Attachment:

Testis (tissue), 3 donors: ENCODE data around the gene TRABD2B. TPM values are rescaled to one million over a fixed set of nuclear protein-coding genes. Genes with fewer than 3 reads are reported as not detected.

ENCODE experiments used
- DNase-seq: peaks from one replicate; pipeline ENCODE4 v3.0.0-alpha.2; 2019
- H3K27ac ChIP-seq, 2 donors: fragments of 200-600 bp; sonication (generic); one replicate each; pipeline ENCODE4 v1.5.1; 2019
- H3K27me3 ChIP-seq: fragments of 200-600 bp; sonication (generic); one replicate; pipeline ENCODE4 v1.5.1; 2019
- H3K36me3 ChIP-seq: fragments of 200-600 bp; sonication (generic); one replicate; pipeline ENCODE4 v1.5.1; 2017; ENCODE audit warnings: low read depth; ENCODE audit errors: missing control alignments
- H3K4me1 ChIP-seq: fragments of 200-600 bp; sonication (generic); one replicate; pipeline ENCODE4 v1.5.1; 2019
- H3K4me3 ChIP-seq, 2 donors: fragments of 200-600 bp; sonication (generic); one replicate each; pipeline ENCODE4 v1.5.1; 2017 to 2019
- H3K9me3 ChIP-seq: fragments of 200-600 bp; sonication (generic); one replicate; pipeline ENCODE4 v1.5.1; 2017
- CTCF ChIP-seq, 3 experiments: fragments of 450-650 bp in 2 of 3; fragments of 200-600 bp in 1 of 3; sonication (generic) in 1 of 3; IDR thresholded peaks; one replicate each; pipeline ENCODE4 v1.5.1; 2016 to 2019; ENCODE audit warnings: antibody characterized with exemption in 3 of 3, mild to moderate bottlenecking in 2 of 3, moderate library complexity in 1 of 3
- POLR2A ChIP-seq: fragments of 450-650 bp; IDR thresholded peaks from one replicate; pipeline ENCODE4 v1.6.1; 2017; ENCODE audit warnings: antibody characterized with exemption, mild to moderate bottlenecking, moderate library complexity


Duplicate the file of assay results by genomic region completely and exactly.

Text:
Testis (tissue), 3 donors: ENCODE data around the gene TRABD2B. TPM values are rescaled to one million over a fixed set of nuclear protein-coding genes. Genes with fewer than 3 reads are reported as not detected.

ENCODE experiments used
- DNase-seq: peaks from one replicate; pipeline ENCODE4 v3.0.0-alpha.2; 2019
- H3K27ac ChIP-seq, 2 donors: fragments of 200-600 bp; sonication (generic); one replicate each; pipeline ENCODE4 v1.5.1; 2019
- H3K27me3 ChIP-seq: fragments of 200-600 bp; sonication (generic); one replicate; pipeline ENCODE4 v1.5.1; 2019
- H3K36me3 ChIP-seq: fragments of 200-600 bp; sonication (generic); one replicate; pipeline ENCODE4 v1.5.1; 2017; ENCODE audit warnings: low read depth; ENCODE audit errors: missing control alignments
- H3K4me1 ChIP-seq: fragments of 200-600 bp; sonication (generic); one replicate; pipeline ENCODE4 v1.5.1; 2019
- H3K4me3 ChIP-seq, 2 donors: fragments of 200-600 bp; sonication (generic); one replicate each; pipeline ENCODE4 v1.5.1; 2017 to 2019
- H3K9me3 ChIP-seq: fragments of 200-600 bp; sonication (generic); one replicate; pipeline ENCODE4 v1.5.1; 2017
- CTCF ChIP-seq, 3 experiments: fragments of 450-650 bp in 2 of 3; fragments of 200-600 bp in 1 of 3; sonication (generic) in 1 of 3; IDR thresholded peaks; one replicate each; pipeline ENCODE4 v1.5.1; 2016 to 2019; ENCODE audit warnings: antibody characterized with exemption in 3 of 3, mild to moderate bottlenecking in 2 of 3, moderate library complexity in 1 of 3
- POLR2A ChIP-seq: fragments of 450-650 bp; IDR thresholded peaks from one replicate; pipeline ENCODE4 v1.6.1; 2017; ENCODE audit warnings: antibody characterized with exemption, mild to moderate bottlenecking, moderate library complexity